Previously, Chicago with the installation of the sculpture Cloud Gate in 2006, helped generate significant interest (and controversy) for local residents and tourists. Either ways, it helped create an experience and an attraction which people take time out to visit.
*numbers are estimated and based on visitors to Millennium Park; Actuals may vary
|Cost||USD 23 mn|
Interestingly, both these art pieces are from the same artist – Anish Kapoor.
The role of public art in tourism policy & promotion
Overall public art is one domain that can often help create tourism products for the local and the tourist population. Furthermore, public art may not be permanent or in cases may be mobile (such as the LOVE sculptures or the fiberglass cow sculptures – pictured below) thereby making it even more appealing. While the controversy and disagreement over what really constitutes art and whether money spent on public art is justified will always remain, it is the disagreement that drives curiosity and often these artforms have to be viewed to experience the magnitude and the effect the art can have on the viewer (or the tourist).
(Picture: LOVE sculpture, by Robert Indiana)
The LOVE sculptures have been a great success and displayed across several cities in the world. Similarly, the cow sculptures – a collection of more than 300 fiberglass cattle painted by local artists and displayed on Michigan Avenue in Chicago (starting in 1999) become a worldwide phenomenon. Subsequently, several other cities had the sculptures displayed which were a great success. For Chicago, the sculptures were a grand success with visitors often planning weekends around visiting these. Furthermore, officials estimate that these brought in approximately 200 million dollars in tourist spending. Same was the case when these sculptures were displayed in New York.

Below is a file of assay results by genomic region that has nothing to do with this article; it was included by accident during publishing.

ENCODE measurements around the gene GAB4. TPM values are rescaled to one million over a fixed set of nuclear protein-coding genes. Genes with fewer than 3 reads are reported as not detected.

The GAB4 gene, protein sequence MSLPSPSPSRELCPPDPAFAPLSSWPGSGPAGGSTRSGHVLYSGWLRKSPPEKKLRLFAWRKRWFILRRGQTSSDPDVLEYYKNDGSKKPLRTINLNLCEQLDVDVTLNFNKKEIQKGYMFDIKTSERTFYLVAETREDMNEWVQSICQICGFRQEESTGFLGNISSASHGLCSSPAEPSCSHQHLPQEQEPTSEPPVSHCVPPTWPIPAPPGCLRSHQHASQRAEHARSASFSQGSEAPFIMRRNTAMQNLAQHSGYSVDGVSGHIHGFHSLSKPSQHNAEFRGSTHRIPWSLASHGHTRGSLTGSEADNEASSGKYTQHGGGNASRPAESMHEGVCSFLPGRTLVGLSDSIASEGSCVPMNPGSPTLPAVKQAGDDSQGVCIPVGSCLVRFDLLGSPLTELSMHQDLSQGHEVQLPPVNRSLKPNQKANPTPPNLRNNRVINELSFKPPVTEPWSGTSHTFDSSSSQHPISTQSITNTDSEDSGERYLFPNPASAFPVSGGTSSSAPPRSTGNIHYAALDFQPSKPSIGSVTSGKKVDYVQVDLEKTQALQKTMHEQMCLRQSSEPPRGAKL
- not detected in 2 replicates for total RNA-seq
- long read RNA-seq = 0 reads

(Picture: Cow sculpture, by various artists – a part of the Cows on Parade installations, Chicago, USA); Source: Chicago Tribune
In the context of tourism policy and promotion, one of the challenges for cities is to develop Origin and Destination (O&D) demand. When managed well, public art can add to the list of tourist destinations and indeed help alleviate some of these challenges. Finally, public art at times also becomes synonymous with the destination which can indeed help create strong “brands as destinations or destinations as brands” (to be discussed in subsequent paper). For instance, the Burj Al-Arab with Dubai; the ArcelorMittal Orbit with London; the Guggenheim Museum with Spain…
Indeed, a focus on integrating public art in tourism planning, policy and promotion can be beneficial to all stakeholders. To conclude, a few examples of public art, the artist, the cost, the visitors and year of commission are listed in the following pages.
|Location||San Francisco, USA|
*costs are estimated; **visitors numbers may be higher. Numbers above only reflect those that visited the building
*numbers are estimated. Consolidated numbers for those that visit the hotel and those that only view from the exterior may likely be higher
*numbers are estimated
 U.S. News & World Report. 08/30/99, Vol. 127 Issue 8 ;
 Brandweek. 07/03/2000, Vol. 41 Issue 27, pIQ6. 3/4p.